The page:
Is it safe to suspend (to RAM or HDD) a Debian 8, upgrading to 9?

Update: I ended doing it anyway (suspend to RAM). I did it when it after all downloads as it was unpacking. Otherwise I would have to leave my laptop at the office. I suppose thing could have turned ugly if I had done it during some config operation.

  • Do not push your luck. – Rui F Ribeiro Jun 22 '17 at 18:39
  • No, it is not safe, in any understanding of safe. – Isaac Jun 23 '17 at 1:48

Dist-upgrades are fairly unstable as they are and often fail anyways.

The only time I suspended a dist-upgrade years ago, I borked the system completely and had to reinstall. Things might be better now, but I doubt it.

On the other hand, dist-upgrades often take more than a clean re-install, both for the huge downloads and the troubleshooting afterwards

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  • I have made hundreds of dist upgrades, and the only reason I am on Debian nowadays is because they work so well. Otherwise I would be on *BSD. – Rui F Ribeiro Jun 22 '17 at 18:38
  • That is not my experience with dist-upgrades, but well, I got tired of all the troubles and passed to a rolling release distro half a decade ago: my data might be outdated – Bruno9779 Jun 22 '17 at 20:46

Suspend to ram should be safer than suspend to HDD. Mostly because if a newer kernel is installed, only the old kernel will accept the hibernation image.

I think powerfail during a correctly-executed upgrade is expected to be recoverable. I don't know exactly what level of resources you need to guarantee that. Basically, you want to be able to boot, log in, and re-run the same apt command e.g. apt-get dist-upgrade.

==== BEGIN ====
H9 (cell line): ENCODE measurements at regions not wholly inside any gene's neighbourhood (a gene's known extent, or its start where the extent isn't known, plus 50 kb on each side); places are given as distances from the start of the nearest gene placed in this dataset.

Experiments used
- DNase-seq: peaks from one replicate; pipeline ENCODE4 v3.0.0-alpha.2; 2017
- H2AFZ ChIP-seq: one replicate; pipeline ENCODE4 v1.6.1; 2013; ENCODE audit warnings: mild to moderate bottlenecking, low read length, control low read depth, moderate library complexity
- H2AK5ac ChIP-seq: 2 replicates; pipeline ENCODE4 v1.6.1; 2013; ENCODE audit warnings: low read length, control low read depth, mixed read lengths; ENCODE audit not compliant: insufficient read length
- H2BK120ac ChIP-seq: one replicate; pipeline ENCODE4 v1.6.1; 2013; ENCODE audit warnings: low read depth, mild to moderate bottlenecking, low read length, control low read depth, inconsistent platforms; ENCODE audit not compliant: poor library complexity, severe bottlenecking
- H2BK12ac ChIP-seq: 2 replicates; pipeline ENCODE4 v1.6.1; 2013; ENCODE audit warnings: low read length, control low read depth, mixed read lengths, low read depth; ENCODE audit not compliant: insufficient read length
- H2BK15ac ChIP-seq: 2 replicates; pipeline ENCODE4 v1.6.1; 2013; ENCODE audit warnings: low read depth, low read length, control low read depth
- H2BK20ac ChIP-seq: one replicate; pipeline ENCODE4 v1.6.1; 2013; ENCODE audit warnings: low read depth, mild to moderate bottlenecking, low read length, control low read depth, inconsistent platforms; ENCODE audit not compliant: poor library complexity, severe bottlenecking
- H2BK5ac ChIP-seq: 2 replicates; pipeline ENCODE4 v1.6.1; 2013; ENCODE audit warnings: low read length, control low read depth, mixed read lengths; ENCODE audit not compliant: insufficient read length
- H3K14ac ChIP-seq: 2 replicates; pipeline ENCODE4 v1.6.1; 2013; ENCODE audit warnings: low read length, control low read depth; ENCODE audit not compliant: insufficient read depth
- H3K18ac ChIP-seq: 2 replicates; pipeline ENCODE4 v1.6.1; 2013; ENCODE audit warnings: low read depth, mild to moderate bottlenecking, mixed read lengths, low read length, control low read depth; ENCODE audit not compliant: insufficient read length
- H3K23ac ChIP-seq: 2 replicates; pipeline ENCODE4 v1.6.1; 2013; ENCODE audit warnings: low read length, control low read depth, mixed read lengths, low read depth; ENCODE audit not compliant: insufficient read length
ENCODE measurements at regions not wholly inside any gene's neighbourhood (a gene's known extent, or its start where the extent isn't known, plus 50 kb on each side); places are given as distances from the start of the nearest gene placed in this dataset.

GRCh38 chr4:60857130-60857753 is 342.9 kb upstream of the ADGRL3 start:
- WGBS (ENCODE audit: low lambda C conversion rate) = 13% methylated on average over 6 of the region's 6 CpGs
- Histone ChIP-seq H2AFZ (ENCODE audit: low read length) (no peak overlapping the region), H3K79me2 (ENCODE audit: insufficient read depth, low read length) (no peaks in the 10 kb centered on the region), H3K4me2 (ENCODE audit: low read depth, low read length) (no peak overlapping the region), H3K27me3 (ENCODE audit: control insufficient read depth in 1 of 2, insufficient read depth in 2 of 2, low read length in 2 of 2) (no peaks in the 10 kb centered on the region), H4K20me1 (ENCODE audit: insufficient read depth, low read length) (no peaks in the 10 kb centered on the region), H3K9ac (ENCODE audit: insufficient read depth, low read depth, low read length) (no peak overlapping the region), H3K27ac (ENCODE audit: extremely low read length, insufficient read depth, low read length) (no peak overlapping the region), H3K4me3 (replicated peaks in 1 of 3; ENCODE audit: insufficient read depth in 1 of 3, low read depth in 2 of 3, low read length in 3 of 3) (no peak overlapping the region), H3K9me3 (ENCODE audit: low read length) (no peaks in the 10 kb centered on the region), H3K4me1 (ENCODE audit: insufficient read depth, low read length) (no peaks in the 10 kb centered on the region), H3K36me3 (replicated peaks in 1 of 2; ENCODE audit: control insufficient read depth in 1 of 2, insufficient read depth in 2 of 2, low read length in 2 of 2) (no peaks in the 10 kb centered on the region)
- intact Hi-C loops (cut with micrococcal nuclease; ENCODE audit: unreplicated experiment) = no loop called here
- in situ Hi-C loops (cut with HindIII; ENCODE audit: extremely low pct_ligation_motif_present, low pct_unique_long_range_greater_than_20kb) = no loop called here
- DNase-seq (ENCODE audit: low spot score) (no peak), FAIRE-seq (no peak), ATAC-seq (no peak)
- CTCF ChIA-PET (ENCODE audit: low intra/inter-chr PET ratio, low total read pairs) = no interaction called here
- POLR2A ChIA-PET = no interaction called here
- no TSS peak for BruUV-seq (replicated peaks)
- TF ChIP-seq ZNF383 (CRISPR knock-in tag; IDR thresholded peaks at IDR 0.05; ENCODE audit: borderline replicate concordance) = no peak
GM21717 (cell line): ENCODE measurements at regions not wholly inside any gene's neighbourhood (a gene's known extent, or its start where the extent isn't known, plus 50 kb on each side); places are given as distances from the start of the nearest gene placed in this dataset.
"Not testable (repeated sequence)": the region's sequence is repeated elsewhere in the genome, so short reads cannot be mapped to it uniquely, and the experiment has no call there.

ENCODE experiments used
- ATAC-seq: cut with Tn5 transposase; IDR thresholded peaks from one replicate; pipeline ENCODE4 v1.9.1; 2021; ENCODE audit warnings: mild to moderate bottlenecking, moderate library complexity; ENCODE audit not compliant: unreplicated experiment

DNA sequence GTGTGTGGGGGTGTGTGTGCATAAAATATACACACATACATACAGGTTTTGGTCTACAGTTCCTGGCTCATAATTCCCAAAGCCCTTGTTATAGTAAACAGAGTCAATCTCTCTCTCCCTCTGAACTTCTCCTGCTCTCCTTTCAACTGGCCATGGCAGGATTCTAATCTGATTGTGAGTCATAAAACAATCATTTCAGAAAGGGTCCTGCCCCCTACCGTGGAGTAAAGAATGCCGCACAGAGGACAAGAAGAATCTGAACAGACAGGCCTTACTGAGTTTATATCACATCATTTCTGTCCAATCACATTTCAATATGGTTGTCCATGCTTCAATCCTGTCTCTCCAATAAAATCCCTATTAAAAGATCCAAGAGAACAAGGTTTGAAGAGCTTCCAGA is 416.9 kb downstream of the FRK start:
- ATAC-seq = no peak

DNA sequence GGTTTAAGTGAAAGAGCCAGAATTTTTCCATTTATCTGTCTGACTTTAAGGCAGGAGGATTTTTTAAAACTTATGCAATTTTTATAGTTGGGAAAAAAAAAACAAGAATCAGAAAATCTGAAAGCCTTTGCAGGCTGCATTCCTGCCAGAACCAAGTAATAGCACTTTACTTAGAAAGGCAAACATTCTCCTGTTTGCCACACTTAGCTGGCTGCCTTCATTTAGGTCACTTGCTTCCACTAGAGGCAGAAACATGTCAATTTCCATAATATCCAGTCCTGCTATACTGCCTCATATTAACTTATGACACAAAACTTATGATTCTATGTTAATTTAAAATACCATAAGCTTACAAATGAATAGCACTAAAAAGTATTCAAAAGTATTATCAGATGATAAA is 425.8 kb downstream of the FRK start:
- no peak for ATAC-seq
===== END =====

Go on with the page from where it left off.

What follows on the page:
(This is not true of rpm. rpm is expected to not handle powerfail gracefully; it requires manual intervention).

I think as Bruno9779 points out, the main reason not to rely on this is that you should be expecting something to break anyway, unless you've already upgraded a sufficiently similar system. If you're not already experienced in recovering from the powerfail, you could be dealing with two new problems at the same time. Stressful, and with the possibility that they compound each other.

The upgrade is not 100% guaranteed safe, unless you're already prepared to give up and do a fresh install. As the ever-helpful upgrade instructions say

Although Debian tries to ensure that your system stays bootable at all times, there is always a chance that you may experience problems rebooting your system after the upgrade. Known potential issues are documented in this and the next chapters of these Release Notes.

For this reason it makes sense to ensure that you will be able to recover if your system should fail to reboot or, for remotely managed systems, fail to bring up networking.

and the documentation for the recovery system it points to conclude

Repairing broken systems can be difficult, and this manual does not attempt to go into all the things that might have gone wrong or how to fix them. If you have problems, consult an expert.

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